Why Today's Gymnastics Routines Insult Dance

Simone Biles at the end of her gold medal-winning routine in Rio

Gymnastics have been my favorite part of the Olympics ever since I was a kid. Particularly the floor exercises. I was never a gymnast myself (I don't count the year I spent falling off a balance beam in elementary school). But while growing up in the 80s and 90s, this event was the closest thing I had to watching dance on prime time TV.

Today, though, the sport seems to be growing further and further away from dance.

Just like in most sports—and even dance itself—the level of virtuosity in gymnastics seems to rise every year. The athleticism and power on display in Rio right now is jaw-dropping. Personally, I'm convinced that Simone Biles is superhuman. How else could a body jump that high and turn that many times in the air—and then land on two feet flawlessly?

But as the flips have become more stupefying, the dance moves have become more perfunctory.

That's largely because, in a controversial move, the points system was overhauled in 2006 to emphasize more difficult acrobatic skills, and decrease the importance of artistry. The sport is technically still called "artistic gymnastics." But the value placed on elegance and grace has all but disappeared.

Laurie Hernandez, photo via nbcnewyork.com

Out of the Americans, Laurie Hernandez is by far the best dancer of the bunch, with her sassy, musical moves. Rather than just going through the motions to show off skills that help her rack up tenths of a point, she actually grooves. Still, I wish she would point her feet more articulately. I wish her movement was slightly less jerky.

The quality of the gymnasts' dancing is grating not because I'm spoiled by watching professional dancers. What bothers me is how obviously little attention is paid to the gymnasts' dancing, even though the sport still feels the need to include it. The way it's used is offensive to the art of dance. Rather than incorporating dance and tumbling together as cohesive choreography, gymnasts and their coaches now treat dance sections as a time to rest. So most gymnasts simply hit a series of awkward poses with little attention to the music.

It's not the athletes' fault. Points are awarded based on whether a split hits 180 degrees or a turn is fully completed. The system leaves little room for nuanced movement. Athletes can be deducted for a lack of musicality, interpretation or expression, but judges rarely take off points for something so subjective. They focus on more obvious markers of skill instead. Valorie Kondos-Field, a gymnastics coach and former ballet dancer, told Slate in 2012, “Sometimes you want to put in a jump on the floor that isn’t a 180 split, that sort of between a step and a leap—but if you do that, you’re going to get deducted because you didn’t hit 180.”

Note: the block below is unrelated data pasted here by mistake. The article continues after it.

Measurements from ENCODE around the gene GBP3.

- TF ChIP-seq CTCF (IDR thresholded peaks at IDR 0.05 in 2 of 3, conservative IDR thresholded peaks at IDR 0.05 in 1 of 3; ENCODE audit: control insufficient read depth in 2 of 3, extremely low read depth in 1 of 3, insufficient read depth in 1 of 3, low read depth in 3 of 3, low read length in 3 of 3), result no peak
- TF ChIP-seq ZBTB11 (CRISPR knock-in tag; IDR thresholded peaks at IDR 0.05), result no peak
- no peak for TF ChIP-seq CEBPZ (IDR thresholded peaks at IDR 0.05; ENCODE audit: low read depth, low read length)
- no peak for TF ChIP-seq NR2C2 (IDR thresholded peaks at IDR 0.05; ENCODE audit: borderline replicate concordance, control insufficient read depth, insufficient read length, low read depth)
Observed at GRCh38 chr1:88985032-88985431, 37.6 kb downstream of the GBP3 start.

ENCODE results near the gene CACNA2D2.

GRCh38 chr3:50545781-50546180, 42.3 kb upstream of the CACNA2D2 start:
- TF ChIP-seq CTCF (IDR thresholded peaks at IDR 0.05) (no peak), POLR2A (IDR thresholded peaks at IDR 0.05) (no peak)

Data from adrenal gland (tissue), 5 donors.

What's doubly insulting, is how, as Roslyn Sulcas pointed out in a blog for The New York Times during the London Olympics, only female gymnasts are asked to dance. Men are allowed to approach the sport as straightforward athletes, while the women are decked out in sparkly leotards and makeup, and are expected to "perform" in a pretty, feminine way, with smiles on their faces—that is, until they start a tumbling sequence, a.k.a. the serious part of the routine.

To the International Federation of Gymnastics, I beg you: If dance is going to continue to be part of gymnastics, really incorporate it into the sport. Have men show off their bravado, too. Give the gymnasts more serious ballet training, and coach them on how to perform their dance sections well. Or take dance out of gymnastics completely. Stop insisting that it be included as a superfluous side show to the floor routines. Aren't these gymnasts doing enough already without asking them to briefly shake their hips in the corner, too? Let the athletes actually rest for a second, catch their breath, then turn around to dazzle us again with another brilliant tumbling pass.


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Courtesy Harlequin

What Does It Take to Make a Safe Outdoor Stage for Dance?

Warmer weather is just around the corner, and with it comes a light at the end of a hibernation tunnel for many dance organizations: a chance to perform again. While social distancing and mask-wearing remain essential to gathering safely, the great outdoors has become an often-preferred performance venue.